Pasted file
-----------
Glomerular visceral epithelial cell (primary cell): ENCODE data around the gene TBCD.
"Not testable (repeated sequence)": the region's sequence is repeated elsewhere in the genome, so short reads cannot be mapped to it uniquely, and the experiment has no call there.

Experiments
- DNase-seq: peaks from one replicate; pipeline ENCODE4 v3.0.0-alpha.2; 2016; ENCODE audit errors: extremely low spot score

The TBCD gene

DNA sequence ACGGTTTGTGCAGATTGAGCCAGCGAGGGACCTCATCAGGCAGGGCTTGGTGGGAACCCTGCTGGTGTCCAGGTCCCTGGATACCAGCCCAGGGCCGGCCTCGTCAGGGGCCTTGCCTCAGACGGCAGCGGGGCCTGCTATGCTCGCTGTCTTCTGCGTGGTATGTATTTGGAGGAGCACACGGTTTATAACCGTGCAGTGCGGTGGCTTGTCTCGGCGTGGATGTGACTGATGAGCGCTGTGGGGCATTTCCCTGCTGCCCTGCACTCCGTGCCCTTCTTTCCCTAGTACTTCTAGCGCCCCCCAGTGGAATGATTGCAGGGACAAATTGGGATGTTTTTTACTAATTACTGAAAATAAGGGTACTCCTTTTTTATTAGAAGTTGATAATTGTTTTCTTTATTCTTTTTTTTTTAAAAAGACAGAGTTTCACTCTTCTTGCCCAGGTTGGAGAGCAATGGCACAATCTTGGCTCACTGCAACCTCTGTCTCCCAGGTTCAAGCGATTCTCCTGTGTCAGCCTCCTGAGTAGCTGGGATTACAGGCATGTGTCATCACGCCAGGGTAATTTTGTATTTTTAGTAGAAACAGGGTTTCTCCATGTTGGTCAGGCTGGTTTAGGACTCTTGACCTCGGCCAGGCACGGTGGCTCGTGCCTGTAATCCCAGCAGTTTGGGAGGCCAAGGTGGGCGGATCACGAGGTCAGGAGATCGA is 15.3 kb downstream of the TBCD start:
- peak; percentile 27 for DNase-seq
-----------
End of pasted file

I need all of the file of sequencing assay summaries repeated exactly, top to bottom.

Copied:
Glomerular visceral epithelial cell (primary cell): ENCODE data around the gene TBCD.
"Not testable (repeated sequence)": the region's sequence is repeated elsewhere in the genome, so short reads cannot be mapped to it uniquely, and the experiment has no call there.

Experiments
- DNase-seq: peaks from one replicate; pipeline ENCODE4 v3.0.0-alpha.2; 2016; ENCODE audit errors: extremely low spot score

The TBCD gene

DNA sequence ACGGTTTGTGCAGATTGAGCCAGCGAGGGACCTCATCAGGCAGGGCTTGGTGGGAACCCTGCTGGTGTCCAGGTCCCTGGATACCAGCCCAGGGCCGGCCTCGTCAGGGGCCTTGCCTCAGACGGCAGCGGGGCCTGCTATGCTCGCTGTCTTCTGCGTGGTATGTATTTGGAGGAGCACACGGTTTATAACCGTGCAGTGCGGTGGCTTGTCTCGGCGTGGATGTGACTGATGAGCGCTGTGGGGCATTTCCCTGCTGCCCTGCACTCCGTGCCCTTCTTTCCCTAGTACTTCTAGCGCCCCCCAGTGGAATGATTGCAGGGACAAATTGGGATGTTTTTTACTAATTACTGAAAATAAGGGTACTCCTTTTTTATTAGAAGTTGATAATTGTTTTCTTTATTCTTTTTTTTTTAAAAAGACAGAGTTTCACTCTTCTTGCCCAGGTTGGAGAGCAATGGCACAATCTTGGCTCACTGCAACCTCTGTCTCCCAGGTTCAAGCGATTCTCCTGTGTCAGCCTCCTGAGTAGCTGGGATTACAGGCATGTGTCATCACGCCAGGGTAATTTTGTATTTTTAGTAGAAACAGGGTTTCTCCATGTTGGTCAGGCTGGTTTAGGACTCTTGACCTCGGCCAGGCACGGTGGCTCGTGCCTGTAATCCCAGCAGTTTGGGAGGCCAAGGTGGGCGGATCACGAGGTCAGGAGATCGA is 15.3 kb downstream of the TBCD start:
- peak; percentile 27 for DNase-seq